A more intuitive understanding of the Riemann tensor is obtained by seeing how its presence leads to a path-dependence in the changes that a vector experiences as it moves from point to point in spacetime. Such a situation is known as a “non-integrability” condition, because the result depends on the whole path and not just the initial and final points. That is, it is unlike a total derivative which can be integrated and thus depends on only the lower and upper limits of the integration. Geometrically we say that the spacetime is curved, which is why the Riemann tensor is also known as the curvature tensor.
To illustrate the meaning of the curvature tensor, let us suppose that we are given a surface that can be parameterized by the two parameters and . Points that live on this surface will have coordinate labels . We want to consider an infinitesimally small “parallelogram” whose four corners (moving counterclockwise with the first corner at the lower left) are given by , , , and . Generally speaking, any “movement” towards the right of the parallelogram is effected by varying , and that towards the top results by varying . The plan is to take a vector at the lower-left corner , parallel transport it along a curve to the lower-right corner at where it will have the components , and end up by parallel transporting at along an curve to the upper-right corner at . We will call this path I and denote the final component values of the vector as . We repeat the same process except that the path will go from the lower-left to the upper-left and then on to the upper-right corner. We will call this path II and denote the final component values as .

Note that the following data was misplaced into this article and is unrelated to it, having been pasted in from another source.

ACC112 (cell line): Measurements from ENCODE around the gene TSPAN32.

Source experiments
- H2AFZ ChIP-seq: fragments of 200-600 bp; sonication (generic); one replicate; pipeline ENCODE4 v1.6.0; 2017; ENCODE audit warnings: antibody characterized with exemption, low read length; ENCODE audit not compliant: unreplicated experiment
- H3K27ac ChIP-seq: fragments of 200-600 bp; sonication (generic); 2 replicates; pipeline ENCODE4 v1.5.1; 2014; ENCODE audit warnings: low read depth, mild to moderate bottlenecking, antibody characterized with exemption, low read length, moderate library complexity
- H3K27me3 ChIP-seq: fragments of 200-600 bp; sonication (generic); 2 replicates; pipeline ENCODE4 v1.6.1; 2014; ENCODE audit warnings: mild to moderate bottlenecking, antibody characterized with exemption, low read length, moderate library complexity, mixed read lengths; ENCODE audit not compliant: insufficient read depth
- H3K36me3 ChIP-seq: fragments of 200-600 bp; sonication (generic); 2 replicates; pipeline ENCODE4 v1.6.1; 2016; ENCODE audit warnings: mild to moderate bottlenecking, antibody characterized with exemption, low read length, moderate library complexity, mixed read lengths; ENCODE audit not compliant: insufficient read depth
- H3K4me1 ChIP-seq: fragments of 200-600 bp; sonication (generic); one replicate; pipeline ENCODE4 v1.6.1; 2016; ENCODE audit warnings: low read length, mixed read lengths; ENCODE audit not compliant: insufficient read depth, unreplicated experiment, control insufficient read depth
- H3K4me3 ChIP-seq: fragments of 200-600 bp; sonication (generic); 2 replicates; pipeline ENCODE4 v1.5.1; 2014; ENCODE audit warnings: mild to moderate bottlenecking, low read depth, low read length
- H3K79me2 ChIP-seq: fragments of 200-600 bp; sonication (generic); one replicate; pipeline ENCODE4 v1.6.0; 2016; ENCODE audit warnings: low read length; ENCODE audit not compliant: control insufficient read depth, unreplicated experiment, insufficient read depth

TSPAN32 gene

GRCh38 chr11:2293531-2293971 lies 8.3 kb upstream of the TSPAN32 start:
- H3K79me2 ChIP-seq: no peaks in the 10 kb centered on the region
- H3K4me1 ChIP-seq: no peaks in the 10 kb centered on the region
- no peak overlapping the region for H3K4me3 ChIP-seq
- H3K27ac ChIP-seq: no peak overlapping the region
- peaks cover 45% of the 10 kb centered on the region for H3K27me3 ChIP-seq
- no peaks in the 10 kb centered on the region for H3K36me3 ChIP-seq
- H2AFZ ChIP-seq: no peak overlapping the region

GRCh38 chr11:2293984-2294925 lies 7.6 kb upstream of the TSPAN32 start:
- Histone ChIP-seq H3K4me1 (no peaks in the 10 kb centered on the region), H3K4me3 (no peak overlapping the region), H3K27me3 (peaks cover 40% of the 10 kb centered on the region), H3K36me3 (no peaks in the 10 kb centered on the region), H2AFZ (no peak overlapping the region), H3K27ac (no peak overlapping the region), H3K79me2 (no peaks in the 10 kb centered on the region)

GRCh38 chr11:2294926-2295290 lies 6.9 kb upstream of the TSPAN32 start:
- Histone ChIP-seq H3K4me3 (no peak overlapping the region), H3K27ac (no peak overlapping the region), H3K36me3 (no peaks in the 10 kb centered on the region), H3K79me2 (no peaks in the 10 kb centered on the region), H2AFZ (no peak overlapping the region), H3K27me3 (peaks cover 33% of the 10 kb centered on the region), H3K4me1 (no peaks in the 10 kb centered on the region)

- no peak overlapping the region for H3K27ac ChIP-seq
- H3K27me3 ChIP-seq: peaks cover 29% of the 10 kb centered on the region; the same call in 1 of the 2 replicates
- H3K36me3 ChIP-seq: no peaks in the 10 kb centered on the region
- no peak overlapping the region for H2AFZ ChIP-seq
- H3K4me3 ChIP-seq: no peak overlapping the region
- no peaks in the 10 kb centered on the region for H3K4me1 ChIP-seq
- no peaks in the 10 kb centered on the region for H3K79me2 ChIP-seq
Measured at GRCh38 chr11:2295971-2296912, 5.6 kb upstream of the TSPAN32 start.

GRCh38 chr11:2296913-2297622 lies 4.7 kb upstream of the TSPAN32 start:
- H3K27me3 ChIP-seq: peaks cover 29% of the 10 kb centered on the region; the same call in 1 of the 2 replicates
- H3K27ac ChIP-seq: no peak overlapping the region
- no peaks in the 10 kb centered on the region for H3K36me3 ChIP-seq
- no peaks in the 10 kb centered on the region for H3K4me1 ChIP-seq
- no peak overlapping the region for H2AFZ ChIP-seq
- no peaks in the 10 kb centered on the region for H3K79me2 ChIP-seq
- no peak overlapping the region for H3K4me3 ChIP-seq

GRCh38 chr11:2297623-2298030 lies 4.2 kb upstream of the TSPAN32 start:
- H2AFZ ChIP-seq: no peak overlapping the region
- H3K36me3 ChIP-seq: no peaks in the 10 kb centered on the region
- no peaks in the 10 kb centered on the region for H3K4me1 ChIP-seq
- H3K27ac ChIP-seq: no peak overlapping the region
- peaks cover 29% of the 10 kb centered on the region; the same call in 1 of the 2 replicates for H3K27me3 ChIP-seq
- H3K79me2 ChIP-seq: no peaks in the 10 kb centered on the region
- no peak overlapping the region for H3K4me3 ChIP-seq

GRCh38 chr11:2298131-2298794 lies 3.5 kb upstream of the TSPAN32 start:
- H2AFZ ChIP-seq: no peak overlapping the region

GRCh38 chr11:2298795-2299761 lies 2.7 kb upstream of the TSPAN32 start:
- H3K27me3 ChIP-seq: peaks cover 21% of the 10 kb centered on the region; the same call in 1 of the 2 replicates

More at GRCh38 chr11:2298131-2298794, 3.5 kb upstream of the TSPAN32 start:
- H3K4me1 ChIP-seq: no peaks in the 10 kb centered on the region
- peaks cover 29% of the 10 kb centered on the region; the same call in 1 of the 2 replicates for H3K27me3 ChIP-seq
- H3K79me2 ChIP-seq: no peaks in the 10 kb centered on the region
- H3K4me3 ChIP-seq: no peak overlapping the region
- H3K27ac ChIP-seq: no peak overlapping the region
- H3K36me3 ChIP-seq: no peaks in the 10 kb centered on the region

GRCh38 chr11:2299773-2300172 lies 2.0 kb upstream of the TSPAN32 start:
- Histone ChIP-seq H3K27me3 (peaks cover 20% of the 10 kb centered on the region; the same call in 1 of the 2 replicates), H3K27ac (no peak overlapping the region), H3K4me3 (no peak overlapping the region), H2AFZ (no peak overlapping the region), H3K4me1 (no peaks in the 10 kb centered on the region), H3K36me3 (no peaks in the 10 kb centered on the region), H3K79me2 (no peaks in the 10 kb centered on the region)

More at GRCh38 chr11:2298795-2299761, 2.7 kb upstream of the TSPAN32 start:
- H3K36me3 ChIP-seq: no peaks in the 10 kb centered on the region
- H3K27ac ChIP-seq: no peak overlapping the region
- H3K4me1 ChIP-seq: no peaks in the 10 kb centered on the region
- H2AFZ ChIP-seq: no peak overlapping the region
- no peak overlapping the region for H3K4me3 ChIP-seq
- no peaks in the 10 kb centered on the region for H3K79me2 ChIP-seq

Recalling Equation (32) as the definition of parallel transport, we first of all have
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